The idea of the “trigger point” — a tender nodule in muscle tissue, often also called a “muscle knot” — has been criticized by some experts.1 Skeptics have pointed out a lack of reliable physical exam and inadequate evidence that there is even anything to find, even after several decades of research — an ontological crisis.2 Since a gold standard for diagnosing trigger points by feel (palpation) has never been established,3 and may not be possible even in principle, we must turn to other methods of detection.
Is there evidence of a lesion in muscle? Does it fit with the most popular explanation for them, the “tiny spasm” theory of trigger points?4 This is an overview of the biological evidence of the existence of such a muscle lesion.
There is no disease without a lesion.5 For trigger points to “exist,” there has to be some kind of lesion somewhere, a sign in the tissues. The existence of symptoms is not the issue — everyone agrees that people have sore spots associated with pain. This is a pathophysiological identity crisis: what is a trigger point? What causes the symptom?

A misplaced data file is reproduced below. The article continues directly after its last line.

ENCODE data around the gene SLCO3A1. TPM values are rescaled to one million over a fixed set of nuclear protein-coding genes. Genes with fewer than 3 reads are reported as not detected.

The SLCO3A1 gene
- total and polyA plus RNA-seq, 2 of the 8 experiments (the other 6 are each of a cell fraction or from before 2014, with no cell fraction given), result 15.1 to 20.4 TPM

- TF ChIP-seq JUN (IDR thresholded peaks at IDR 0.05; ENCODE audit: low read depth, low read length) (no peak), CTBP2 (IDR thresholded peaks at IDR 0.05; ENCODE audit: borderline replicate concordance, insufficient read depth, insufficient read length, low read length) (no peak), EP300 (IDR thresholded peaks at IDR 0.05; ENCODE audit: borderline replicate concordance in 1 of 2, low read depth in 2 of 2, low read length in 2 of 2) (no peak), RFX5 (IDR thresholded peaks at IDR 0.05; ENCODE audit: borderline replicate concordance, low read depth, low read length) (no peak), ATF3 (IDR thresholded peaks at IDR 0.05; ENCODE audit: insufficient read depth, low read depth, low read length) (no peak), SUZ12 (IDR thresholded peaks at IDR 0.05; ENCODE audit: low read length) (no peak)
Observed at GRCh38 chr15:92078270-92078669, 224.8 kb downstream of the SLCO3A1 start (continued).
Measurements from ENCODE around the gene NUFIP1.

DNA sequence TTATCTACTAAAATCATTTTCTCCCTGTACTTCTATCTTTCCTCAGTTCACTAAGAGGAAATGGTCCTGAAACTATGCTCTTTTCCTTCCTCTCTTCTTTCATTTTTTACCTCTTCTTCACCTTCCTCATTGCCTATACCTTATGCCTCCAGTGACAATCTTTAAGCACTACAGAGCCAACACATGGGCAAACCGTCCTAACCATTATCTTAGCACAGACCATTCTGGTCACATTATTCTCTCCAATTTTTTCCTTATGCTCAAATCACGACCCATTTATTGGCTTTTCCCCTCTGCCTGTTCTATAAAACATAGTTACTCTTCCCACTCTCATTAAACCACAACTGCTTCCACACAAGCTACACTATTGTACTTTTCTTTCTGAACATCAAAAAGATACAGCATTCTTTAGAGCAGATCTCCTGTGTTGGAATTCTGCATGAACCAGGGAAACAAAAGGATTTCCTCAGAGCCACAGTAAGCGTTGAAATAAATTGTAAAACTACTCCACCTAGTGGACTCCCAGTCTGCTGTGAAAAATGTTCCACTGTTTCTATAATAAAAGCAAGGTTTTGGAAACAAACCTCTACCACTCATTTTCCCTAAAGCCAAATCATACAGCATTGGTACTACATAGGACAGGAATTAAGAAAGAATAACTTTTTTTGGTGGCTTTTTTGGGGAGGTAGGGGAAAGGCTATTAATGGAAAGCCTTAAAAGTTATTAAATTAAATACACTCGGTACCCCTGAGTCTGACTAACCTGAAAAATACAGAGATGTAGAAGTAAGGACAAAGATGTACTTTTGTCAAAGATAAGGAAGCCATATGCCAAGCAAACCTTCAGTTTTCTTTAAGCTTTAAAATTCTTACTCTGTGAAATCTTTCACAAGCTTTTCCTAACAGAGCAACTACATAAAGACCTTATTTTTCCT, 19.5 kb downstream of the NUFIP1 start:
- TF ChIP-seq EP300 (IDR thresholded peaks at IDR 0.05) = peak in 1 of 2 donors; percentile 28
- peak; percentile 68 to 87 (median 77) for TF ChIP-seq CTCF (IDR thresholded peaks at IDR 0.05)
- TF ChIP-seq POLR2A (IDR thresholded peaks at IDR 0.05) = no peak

Specifically, is it what it seems? Is it a lesion in muscle? If so, obviously it’s not an obvious lesion, which is hardly unusual. Many lesions now mastered by medical science were never obvious, many more remain difficult to detect and understand, and there are undoubtedly still some completely unknown lesions — which are probably the relatively minor ones, the transient and tiny, the faint and blurry, the pathological needles in the haystack of biology.
If trigger points are a lesion, they must be a subtle one, mysterious and unconfirmed even after decades of research. If those lesions exist, it’s hardly a surprise that it’s taking so long to figure out something so tricky (but also relatively unimportant in the medical big picture).
The body is a cell state in which every cell is a citizen. Disease is merely the conflict of the citizens of the state brought about by the action of external forces.
Rudolf Virchow, Die Cellularpathologie, 1858
Many clinicians believe they “know” trigger points: they are sure that they can feel them, patients seem to get better when they are treated, and therefore trigger points must exist. Problem solved? Not even close. Those clinical experiences are no more explanatory than the pain that patients experience: a phenomenon to be explained, not the explanation. What professionals think they are doing with patients’ trigger points doesn’t have much to do with the formal identity crisis.
Clinical diagnosis — from physical exam and presumptive treatment — is not how we confirm the presence any any pathological phenomenon. Too much pathology is well beyond the reach of inspection and palpation, even well-known pathology. Looking for subtle lesions with a physical exam is fraught with problems.7 The lack of reliability is unsurprising even if there is something there to find — it’s not a deal-breaker.8